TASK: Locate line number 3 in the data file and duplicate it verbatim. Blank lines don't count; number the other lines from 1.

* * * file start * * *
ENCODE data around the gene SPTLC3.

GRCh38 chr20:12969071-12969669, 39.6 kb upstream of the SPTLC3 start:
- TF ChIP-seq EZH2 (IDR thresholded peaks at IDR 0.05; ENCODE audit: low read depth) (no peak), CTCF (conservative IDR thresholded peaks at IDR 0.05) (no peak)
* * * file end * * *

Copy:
- TF ChIP-seq EZH2 (IDR thresholded peaks at IDR 0.05; ENCODE audit: low read depth) (no peak), CTCF (conservative IDR thresholded peaks at IDR 0.05) (no peak)